On a high school summer break, Orna and I took a trip to Tel Aviv, unchaperoned for the first time. (To the eyebrow raisers: yes, I skipped the Arad Music Festivals and the Kineret bonfires. I’m a late bloomer, what can I tell you.) We booked a hostel at HaYarkon St., and formed a plan to conquer all mandatory sights of the city. Early morning on designated day, excited with sudden independence, we took the 846 bus leaving Carmiel.
While the Walkman played The Joshua Tree, the mountains turned gradually to plain, and the olive and oak trees to billboards and gas stations. Near Glilot we could smell the sea, and admired the morning fog covering the fields. When Where the Streets Have No Name came to a third ending, we reached our destination. Our welcome at Tel Aviv’s old central station included two women, dressed in revealing rags, swaying without balance on the road. An agitated man was berating them from behind for being too slow. We sat on the already hot pavement, and drank some water. Orna mentioned that the bus would shortly be heading back to Carmiel.
On the outskirts of the same old central station in Tel Aviv, among garages and motorcycle shops, resides studio oh, the beautiful studio of Rinat Reuveni and Michal Kagen. This is where the two sisters, a decade between them, create dramatic, minimalistic jewelry. I paid them a visit, and heard their story:
Our journey : A few years ago, after having satisfying careers, we both craved for change, and took a course in Leather Design. After that, Michal learned from YouTube how to knit glass beads into bracelets. Friends started asking for them, and then friends of friends wanted them, and it just rolled from there.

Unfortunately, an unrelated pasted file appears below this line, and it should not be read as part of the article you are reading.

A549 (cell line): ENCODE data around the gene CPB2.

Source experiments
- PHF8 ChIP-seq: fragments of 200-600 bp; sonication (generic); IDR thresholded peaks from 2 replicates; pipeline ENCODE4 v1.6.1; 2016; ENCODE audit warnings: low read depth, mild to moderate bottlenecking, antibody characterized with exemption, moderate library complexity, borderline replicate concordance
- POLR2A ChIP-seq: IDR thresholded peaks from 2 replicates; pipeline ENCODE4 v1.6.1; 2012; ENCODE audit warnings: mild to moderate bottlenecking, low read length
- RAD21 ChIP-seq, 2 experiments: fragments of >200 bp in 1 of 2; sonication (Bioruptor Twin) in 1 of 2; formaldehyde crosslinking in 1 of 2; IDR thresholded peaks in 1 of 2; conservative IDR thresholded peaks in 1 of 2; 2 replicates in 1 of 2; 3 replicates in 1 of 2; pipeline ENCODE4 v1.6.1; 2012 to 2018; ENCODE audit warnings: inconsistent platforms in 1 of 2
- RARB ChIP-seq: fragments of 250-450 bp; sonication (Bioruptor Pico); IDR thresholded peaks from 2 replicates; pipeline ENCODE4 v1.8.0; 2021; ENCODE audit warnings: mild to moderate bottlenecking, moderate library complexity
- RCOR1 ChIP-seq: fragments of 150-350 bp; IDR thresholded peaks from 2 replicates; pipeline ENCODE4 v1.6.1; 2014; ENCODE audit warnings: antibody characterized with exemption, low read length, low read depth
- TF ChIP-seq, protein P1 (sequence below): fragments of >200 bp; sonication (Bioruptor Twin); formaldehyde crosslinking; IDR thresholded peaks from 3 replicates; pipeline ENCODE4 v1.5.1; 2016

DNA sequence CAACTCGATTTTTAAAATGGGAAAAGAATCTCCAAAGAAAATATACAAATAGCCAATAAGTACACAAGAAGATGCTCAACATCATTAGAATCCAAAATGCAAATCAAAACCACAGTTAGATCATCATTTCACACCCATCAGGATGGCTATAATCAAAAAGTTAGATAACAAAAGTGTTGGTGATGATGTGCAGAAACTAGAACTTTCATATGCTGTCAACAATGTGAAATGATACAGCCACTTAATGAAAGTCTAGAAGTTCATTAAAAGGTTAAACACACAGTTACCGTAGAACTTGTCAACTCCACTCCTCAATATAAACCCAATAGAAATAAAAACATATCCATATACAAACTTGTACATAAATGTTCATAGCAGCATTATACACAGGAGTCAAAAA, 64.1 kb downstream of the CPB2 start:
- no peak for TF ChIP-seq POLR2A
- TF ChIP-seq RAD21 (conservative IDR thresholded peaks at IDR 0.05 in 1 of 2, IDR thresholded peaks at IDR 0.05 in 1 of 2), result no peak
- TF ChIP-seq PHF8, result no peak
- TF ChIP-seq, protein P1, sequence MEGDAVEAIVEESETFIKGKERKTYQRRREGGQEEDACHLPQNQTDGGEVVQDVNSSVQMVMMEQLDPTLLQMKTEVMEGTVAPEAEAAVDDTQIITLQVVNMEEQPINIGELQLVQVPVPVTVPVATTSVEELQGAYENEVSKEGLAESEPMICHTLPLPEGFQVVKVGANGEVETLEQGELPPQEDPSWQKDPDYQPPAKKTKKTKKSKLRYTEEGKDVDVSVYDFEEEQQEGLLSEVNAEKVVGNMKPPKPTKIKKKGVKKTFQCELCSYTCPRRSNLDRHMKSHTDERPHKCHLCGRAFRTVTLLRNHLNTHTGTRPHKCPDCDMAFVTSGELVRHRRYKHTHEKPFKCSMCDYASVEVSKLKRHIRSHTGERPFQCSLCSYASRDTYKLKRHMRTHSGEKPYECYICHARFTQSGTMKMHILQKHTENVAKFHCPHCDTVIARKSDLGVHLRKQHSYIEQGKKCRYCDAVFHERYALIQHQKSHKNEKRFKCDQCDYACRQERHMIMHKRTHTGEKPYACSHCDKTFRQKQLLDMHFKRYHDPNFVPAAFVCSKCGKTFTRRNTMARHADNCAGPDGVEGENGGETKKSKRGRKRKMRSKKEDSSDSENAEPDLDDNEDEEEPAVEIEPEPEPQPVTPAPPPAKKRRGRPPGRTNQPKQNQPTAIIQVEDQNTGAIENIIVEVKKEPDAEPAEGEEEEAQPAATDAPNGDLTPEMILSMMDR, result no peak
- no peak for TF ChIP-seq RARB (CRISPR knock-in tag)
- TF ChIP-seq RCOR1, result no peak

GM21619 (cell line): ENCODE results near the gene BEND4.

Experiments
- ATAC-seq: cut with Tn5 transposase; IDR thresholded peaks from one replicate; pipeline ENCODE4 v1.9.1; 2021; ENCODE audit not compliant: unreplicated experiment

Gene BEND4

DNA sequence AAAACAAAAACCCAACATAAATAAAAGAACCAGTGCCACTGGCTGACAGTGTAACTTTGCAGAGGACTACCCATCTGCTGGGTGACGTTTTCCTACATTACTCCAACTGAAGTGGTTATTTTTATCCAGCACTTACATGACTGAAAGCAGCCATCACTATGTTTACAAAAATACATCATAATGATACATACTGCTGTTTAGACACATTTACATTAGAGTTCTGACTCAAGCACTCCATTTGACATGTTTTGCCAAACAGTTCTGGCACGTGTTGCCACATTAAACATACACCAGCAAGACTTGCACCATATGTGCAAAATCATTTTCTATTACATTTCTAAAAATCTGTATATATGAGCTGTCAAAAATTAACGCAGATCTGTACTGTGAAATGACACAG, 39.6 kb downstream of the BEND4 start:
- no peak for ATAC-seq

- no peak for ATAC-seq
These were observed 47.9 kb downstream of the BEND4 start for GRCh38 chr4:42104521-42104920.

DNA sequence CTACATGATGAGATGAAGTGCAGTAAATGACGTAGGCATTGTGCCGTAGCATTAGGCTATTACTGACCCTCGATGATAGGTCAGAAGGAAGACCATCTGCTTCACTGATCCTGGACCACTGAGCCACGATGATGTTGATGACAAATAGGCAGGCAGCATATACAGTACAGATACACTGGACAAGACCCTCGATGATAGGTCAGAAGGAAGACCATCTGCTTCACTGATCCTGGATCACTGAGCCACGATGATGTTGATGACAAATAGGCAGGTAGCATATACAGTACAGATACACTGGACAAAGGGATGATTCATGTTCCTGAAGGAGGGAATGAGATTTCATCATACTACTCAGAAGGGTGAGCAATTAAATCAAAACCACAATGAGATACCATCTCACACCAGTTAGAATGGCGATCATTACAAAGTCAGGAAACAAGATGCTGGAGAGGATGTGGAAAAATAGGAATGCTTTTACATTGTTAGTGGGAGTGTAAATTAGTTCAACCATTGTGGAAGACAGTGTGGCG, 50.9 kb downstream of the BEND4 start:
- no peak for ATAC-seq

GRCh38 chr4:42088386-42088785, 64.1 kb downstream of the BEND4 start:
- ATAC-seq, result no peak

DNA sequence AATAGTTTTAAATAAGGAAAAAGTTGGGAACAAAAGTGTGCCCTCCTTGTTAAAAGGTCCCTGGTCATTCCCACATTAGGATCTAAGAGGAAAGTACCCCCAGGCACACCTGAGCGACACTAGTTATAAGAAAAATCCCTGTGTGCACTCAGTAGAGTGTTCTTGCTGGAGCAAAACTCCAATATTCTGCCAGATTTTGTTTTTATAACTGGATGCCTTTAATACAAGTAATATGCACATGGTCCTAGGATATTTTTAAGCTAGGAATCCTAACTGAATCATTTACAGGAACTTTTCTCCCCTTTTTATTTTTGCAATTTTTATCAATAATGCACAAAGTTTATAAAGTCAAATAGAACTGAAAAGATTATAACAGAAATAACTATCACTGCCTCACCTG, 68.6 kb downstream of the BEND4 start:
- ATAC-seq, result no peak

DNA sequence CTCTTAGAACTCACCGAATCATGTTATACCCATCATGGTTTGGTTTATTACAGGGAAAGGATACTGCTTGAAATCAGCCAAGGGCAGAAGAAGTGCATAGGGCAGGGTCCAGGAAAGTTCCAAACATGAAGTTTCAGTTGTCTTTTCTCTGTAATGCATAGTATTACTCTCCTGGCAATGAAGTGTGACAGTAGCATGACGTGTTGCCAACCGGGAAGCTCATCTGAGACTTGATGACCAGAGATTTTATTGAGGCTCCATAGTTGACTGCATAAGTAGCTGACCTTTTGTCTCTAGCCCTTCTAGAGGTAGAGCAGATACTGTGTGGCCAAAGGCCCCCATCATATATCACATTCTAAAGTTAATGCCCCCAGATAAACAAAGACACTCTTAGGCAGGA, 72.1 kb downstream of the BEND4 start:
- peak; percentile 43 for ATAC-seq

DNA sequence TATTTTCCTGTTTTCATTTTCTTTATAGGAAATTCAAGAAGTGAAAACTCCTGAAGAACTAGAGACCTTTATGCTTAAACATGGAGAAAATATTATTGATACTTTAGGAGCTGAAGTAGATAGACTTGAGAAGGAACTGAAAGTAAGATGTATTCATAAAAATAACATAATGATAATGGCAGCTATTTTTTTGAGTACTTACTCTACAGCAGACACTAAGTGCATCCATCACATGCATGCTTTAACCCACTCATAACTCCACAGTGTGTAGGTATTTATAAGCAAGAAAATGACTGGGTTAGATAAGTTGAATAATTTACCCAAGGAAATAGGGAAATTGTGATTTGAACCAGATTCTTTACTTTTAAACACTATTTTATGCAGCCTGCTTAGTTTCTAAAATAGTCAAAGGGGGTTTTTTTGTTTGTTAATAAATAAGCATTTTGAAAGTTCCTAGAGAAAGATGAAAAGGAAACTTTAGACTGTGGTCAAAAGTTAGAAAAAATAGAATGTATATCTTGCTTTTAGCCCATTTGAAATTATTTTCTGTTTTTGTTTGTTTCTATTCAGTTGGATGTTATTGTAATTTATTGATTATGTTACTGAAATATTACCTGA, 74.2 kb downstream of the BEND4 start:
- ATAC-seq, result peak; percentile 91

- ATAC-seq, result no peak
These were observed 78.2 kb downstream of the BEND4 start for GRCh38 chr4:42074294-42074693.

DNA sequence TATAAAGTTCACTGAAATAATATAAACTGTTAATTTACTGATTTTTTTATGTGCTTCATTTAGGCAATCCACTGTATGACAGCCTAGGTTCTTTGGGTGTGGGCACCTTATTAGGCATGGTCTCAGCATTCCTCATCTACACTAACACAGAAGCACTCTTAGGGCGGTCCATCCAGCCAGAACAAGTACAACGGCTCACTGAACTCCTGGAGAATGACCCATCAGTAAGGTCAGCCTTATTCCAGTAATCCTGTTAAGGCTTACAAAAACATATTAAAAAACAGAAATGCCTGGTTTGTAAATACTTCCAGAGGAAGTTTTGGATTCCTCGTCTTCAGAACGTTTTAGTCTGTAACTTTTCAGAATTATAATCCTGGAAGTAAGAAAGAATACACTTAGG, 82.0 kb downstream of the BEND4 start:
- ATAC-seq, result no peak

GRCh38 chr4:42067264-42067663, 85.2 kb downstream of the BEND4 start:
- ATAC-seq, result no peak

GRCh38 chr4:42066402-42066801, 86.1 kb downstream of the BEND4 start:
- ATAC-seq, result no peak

What is it made of : Childhood experience with clay led us to experiment with polymeric clay. It is a relatively easy material to work with, and it can be dried using a domestic oven, so we made some rings and necklaces from it. At some point Rinat wanted to make silver earrings that would look like tattoos, so we approached Itzik, our goldsmith cousin, who gladly complied. To this day, most of our collections are made from these two materials.
Inspiration : As kids we used to collect plants and shards of glass emitted by the sea, so nature was and still is, an endless source of inspiration. Textures of old buildings, and details from architectural projects by Carlo Scarpa or Tadao Ando, excite us. The way artists such as Riitta Ikonen and Karoline Hjorth use natural materials, and the imperfect humanity of Egon Schiele’s paintings, keep finding their ways into our designs.
Those who have met Michal and Rinat, know that they are best suited for presenting their art. Their looks, the way they carry their clothes and jewelry, suggest very similar aesthetic. In their creative processes they are, however, quite different. Michal prefers a subtle, clean and accurate design, with a firm inclination towards symmetry. Rinat, on the other hand, appreciates the grander, wilder and more abstract side of things.
Yin & yang : Ultimately, we complement each other. The creative ping – pong defines us. Sometimes one of us will veto a design of the other. Other times we just let go.
Independence : We never imagined that our initial encounter with design would come to fruition as a full – grown business; especially, given that we were both undergoing substantial personal changes while in the midst of the process. Having the independence of self – employment demands creativity, and enables freedom. The freedom to research for new materials, and create jewelry that intrigues us, even at the cost of it turning out to be a commercial failure. Freedom to try, make mistakes, and possibly, at the end, succeed.
It took me quite a long time to develop a voice, and now that I have it, I am not going to be silent.
A quote by Madeleine Albright, embraced by Rinat and Michal.
On any given day you choose to visit studio oh, you are likely to hear a Van Morrison song:
When no one steps on my dreams there’ll be days like this
When people understand what I mean there’ll be days like this
When you ring out the changes of how everything is
Well my mama told me there’ll be days like this